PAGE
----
Specific Groups (3:18-4:1)
Prayer and Thanksgiving (4:2-4)
Towards Those Who
Are Outside (4:5-6)
Wives, submit, the Lord,
husbands, love, children, obey, fathers, bondservants, masters, prayer,
vigilant, thanksgiving, walk in wisdom, greet.
Paul repeatedly stresses our
accountability to the Lord in obeying these commands. This principle is
especially clear in the command to the bondservants. Whatever we do must be
done for the Lord’s sake with all sincerity.
Being vigilant in prayer means
leading a life of earnest prayer, being constantly aware of our spiritual state
and examining ourselves in light of God’s word. Those who are spiritually alert
do not indulge in pleasures and are not weighed down by the cares of this life.
Like trained soldiers, they guard themselves against the attack of the evil
one. Like faithful servants, they remain true to the Master’s commands and
serve the needs of everyone in the house. Such preparations and service entail
continual prayer and intercessions. This is why Paul exhorts us to “pray
without ceasing” (1Thess 5:17).
We need to pray for our own
spirituality (“being vigilant” in verse 2) and for the ministry (“praying also
for us” in verse 3). In terms of our attitude, we need to be watchful and
thankful in our prayers.
Those who are not of the
church. By 2:12, this will mean those who are not baptized into Christ (see
also Gal 3:26-29). In other places, they are those who are not named brother
(1Cor 5:11-13) and are called unbelievers (1Cor 6:6; 7:15) and Gentiles (1Cor
5:1; 3Jn 6,7), which is to be understood as spiritual
Gentiles in relation to those in Christ as spiritual descendants of Abraham (Col 2:11; Gal 3:27-29)
and as different from Gentiles in the flesh (Eph 2:11).
To preach the gospel to them so
that they too can be ‘in the Lord’. To this end, Paul exhorts the Colossians to
pray that ‘God would open … a door of utterance’ to speak about Christ (4:2-4).
Walk in wisdom (4:5): This
means that we ought to use the wisdom of God to discern what we ought or ought
not to do when with unbelievers for the purposes of trying to save the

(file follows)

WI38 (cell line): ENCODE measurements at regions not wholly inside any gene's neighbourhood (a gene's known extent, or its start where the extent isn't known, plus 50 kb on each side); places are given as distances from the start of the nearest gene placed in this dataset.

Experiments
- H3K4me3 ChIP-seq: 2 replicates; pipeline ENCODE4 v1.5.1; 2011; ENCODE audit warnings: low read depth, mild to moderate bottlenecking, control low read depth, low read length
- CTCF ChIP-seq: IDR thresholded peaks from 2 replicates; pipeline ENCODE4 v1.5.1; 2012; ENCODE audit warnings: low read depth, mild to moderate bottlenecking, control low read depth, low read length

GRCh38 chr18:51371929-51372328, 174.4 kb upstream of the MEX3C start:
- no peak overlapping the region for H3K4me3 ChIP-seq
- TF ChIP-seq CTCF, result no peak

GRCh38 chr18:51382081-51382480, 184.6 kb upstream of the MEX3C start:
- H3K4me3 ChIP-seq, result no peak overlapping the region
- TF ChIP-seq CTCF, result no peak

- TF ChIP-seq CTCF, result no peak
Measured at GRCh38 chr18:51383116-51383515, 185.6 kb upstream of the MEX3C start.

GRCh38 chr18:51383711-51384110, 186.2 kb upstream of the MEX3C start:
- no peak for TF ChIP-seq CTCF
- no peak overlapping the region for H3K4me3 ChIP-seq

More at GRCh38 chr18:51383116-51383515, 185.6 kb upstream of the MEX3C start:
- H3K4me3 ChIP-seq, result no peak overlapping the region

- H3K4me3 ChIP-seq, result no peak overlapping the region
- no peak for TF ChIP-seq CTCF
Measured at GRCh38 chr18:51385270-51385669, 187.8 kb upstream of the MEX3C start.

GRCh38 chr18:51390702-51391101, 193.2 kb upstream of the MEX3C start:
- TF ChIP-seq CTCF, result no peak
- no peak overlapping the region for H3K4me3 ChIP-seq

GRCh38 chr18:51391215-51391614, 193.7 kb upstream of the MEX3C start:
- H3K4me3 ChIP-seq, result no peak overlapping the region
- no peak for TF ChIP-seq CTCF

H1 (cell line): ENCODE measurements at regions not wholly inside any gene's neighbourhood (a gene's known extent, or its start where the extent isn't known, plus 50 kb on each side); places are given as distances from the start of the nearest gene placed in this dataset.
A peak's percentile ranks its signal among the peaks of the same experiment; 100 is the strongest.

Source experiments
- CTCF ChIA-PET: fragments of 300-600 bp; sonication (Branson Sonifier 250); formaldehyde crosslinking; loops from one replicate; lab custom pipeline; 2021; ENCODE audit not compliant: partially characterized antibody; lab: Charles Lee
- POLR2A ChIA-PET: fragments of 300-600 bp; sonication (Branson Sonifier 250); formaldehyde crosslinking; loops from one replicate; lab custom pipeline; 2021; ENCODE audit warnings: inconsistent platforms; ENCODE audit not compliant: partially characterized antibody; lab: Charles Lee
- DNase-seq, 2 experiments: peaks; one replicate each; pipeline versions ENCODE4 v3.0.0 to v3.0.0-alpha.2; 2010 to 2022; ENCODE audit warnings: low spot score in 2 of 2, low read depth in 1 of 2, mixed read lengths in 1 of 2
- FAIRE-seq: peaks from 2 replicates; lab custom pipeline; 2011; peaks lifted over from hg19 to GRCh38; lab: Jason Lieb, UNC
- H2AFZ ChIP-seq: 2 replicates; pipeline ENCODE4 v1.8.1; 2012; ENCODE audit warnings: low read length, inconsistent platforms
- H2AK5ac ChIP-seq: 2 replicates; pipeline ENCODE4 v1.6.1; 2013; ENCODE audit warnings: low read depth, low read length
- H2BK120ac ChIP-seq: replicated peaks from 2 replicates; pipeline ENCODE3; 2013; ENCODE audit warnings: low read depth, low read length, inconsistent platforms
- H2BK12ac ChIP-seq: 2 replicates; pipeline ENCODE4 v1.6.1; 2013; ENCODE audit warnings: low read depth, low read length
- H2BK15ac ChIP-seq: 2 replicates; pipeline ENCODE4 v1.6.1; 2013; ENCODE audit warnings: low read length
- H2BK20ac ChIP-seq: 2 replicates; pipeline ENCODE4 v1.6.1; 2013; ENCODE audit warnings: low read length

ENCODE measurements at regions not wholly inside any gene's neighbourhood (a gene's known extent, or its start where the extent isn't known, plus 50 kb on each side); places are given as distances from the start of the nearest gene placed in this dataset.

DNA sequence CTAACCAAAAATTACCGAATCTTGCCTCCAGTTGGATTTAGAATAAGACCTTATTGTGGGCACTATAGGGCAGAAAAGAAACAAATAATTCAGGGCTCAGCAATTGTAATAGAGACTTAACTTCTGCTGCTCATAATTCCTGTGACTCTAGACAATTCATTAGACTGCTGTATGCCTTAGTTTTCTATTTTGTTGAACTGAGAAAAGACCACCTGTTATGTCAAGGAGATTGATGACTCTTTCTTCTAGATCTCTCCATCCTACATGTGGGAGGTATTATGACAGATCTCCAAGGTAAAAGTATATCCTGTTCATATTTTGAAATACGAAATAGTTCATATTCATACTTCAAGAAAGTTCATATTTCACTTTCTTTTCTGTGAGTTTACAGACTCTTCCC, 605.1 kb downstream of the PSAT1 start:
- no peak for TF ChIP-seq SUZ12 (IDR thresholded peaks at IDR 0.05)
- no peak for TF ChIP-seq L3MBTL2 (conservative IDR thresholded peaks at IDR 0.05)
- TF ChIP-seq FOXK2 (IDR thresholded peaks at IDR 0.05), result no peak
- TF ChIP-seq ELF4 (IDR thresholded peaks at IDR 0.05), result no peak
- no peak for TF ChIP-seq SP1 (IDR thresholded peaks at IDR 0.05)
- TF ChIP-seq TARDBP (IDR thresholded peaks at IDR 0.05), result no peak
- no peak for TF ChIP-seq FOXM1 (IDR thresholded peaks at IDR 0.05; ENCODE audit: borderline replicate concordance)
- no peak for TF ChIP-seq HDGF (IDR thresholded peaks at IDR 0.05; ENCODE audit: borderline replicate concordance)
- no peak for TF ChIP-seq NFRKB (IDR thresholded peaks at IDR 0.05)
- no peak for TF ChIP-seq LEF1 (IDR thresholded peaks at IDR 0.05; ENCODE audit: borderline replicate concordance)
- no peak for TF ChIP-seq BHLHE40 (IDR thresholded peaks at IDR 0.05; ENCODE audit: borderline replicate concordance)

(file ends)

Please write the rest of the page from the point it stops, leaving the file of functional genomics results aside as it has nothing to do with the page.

unbelievers. Jesus taught us to be wise as serpents and innocent as doves
because we are as sheep among wolves (Mt 10:16). This means that while we
should be sincere in our speech and actions toward unbelievers, we also need to
have the discernment to know how to answer or react to those who are hostile to
the gospel message.
Redeeming the time (4:5): We
ought to manage our time wisely when we are with unbelievers. Our objective is
not just to have a good time with them, but, more importantly, to care for
them, help meet their needs, and lead them to Christ. At the same time, we
should not neglect spending time with fellow believers to encourage one another
and to do the work of God (Heb 10:25).
Good speech (4:6): gracious and
beneficial (seasoned with salt—see Mt 5:13); able to give a good answer to every
man regarding the truth (cf. 1Pet 3:15; 1Thess 2:2-5; Mt 10:19).
Tychicus (4:7,8): of Asia
and a travelling companion of Paul (Acts 20:4), apparently Paul’s letter bearer
and messenger —to the Colossians (4:7,8), the Ephesians (Eph 6:21; 2Tim 4:12)
and perhaps to Titus (Tit 3:12).
Onesimus (4:9): a runaway slave of Philemon who later converted to
Christianity and who was very dear to Paul (4:9; Phm
10-20), also apparently Paul’s letter bearer and messenger (4:8,9).
Aristarchus (4:10): fellow
prisoner with Paul (4:10), a Macedonian of Thessalonica and one of Paul’s
travelling companions on Paul’s second missionary journey (Acts 19:29; 20:4;
27:2), fellow laborer (Phm 24).
Mark (4:10): cousin of Barnabas
(4:10), family home used as prayer house (Acts 12:12), deserted Paul and
Barnabas at Pamphylia on first missionary journey
(Acts 12:25; 13:13), cause of Paul’s dissension with Barnabas (Acts 15:36-40),
Paul’s change of heart apparently because of Mark’s change of character (4:10),
reconciliation and found to be useful to the ministry (2Tim 4:11), believed to
be the author of the gospel of Mark.
Barnabas (4:10): an apostle
(1Cor 9:5,6), a good man, full of the Holy Spirit and of faith (Acts 11:24),
received and recruited Paul (Acts 9:26-27; 11:25-26), fellow worker with Paul
on first missionary journey (Acts 13:2ff), probably sold all that he had to
work full-time for the Lord (Acts 4:36,37), a man who encouraged the weak and
would not give up on them easily (Acts 4:36; Acts 15:37-40), a moment of
weakness (Gal 2:11-13).
Jesus who is called Justus
(4:11): a Jew and fellow worker of Paul (4:11), two other references but
probably not the same person (Acts 1:23; 18:7). Since Jesus or Joshua or Yahshua was a common Jewish name, it is an interesting
conjecture that this man changed his name to Justus to avoid the embarrassment
of having the same name as God.
Epaphras (4:12): a Colossian himself, was one of
the early workers in the church there. He was with Paul at that time and kept
him informed on the situation of the church at Colosse.
Luke (4:14): author of the
gospel of Luke and Acts (compare Lk 1:3 and Acts
1:1), beloved physician (4:14), fellow laborer (Phm
24), friend to the end (2Tim 4:11).
Demas (4:14): a sad example of
a worker of God who fell in the end because he loved the world (Phm 24, 2Tim 4:10).
Nymphas (4:15): home used as a church (4:15).
Archippus (4:17): apparently a worker of God (Phm
2) who was slackening and needed to be reproved and reminded to fulfill the
ministry which he had received in the Lord (4:17).